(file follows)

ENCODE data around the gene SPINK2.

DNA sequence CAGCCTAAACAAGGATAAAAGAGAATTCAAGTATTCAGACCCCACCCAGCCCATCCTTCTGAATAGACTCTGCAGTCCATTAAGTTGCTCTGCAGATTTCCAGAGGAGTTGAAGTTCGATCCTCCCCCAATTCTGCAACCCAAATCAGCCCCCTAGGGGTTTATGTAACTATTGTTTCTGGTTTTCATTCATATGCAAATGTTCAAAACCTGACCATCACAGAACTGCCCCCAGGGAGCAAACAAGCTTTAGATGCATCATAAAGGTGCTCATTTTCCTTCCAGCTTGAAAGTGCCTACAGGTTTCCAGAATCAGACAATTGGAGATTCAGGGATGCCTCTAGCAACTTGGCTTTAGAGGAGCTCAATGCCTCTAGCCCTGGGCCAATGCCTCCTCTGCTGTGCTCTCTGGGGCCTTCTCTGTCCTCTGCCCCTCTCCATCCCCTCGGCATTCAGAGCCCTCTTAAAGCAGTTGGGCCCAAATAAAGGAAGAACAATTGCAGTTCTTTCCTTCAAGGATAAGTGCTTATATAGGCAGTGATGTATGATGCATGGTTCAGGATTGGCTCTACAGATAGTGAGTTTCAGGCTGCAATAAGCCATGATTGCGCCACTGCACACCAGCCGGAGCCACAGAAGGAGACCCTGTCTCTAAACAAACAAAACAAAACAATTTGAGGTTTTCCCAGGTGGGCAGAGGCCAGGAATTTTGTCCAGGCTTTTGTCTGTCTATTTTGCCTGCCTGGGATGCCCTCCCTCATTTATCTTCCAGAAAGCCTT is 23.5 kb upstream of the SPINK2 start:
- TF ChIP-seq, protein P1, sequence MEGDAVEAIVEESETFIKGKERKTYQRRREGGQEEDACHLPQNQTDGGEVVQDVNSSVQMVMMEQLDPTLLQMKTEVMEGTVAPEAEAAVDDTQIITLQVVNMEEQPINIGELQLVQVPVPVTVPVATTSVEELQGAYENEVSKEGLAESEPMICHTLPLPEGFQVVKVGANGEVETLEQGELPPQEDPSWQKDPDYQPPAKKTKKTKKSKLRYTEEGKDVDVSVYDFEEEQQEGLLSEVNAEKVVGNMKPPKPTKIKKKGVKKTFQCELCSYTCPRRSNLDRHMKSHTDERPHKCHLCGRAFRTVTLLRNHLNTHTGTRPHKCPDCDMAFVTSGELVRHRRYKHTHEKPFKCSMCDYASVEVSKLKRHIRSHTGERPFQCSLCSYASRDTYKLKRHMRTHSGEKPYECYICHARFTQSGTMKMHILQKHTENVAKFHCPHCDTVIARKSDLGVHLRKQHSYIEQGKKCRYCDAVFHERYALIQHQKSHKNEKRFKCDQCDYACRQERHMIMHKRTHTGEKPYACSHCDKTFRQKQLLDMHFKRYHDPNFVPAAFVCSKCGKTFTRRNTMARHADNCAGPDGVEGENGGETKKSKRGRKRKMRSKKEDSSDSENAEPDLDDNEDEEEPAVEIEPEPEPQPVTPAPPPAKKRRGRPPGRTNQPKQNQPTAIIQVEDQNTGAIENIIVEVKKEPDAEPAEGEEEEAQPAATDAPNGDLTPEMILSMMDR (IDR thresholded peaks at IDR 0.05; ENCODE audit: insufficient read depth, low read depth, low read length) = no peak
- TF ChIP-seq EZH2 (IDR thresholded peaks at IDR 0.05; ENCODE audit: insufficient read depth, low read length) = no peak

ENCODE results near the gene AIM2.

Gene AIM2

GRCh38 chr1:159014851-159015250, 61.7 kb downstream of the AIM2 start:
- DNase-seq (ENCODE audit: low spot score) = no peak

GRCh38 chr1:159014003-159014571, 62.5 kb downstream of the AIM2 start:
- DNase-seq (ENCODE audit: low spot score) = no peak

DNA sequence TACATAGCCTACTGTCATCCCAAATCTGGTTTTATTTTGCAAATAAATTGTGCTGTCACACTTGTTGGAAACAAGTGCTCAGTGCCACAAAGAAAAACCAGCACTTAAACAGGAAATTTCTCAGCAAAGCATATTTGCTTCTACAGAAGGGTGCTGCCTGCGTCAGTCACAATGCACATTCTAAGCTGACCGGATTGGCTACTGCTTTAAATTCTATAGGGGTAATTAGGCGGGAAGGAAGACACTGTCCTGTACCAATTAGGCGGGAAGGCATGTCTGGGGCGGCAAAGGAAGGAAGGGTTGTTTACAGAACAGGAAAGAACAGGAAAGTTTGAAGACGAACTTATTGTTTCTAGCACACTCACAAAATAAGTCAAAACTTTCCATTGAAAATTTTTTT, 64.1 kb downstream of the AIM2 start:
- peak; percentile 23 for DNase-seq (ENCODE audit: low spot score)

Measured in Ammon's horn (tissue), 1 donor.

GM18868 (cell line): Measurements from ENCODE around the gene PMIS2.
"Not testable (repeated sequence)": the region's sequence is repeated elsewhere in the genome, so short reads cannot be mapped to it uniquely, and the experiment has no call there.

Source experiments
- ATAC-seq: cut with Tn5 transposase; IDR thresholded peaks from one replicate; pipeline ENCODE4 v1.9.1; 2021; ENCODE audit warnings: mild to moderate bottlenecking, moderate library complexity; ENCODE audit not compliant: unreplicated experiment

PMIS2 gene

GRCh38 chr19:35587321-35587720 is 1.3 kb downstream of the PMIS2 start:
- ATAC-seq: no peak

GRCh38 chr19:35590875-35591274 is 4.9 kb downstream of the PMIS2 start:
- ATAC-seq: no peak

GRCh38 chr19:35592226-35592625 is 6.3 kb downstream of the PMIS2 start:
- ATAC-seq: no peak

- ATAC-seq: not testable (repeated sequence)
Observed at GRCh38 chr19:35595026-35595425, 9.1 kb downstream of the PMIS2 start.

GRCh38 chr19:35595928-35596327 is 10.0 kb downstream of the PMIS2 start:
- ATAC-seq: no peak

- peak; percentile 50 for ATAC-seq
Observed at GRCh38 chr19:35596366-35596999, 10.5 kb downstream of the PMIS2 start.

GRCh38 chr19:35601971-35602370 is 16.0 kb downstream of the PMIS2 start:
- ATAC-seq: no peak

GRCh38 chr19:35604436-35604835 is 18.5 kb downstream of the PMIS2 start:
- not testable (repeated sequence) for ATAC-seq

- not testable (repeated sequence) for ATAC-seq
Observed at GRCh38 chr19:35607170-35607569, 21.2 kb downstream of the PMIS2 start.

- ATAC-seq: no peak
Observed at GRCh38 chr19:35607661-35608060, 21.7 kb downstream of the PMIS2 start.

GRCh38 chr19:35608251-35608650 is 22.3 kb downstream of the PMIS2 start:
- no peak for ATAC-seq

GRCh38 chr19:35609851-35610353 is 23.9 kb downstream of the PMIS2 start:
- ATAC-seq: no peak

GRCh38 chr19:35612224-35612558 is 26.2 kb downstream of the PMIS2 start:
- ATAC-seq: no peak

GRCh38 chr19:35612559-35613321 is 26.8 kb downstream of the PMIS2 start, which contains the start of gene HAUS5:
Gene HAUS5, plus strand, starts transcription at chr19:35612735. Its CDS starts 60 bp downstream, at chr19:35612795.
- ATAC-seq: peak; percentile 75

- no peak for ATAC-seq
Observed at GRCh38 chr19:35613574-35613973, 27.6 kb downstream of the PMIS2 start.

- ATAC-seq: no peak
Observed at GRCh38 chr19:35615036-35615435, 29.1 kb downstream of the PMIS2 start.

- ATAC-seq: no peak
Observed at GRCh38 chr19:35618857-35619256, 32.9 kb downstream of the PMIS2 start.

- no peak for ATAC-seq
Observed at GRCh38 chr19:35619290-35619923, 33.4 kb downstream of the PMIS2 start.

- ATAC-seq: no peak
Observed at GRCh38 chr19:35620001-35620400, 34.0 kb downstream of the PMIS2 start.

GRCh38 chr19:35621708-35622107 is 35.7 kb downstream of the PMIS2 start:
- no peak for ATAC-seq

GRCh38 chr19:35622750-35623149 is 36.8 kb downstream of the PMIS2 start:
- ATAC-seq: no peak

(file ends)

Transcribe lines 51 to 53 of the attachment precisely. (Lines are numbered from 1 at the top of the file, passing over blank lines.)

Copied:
Observed at GRCh38 chr19:35615036-35615435, 29.1 kb downstream of the PMIS2 start.

- ATAC-seq: no peak
Observed at GRCh38 chr19:35618857-35619256, 32.9 kb downstream of the PMIS2 start.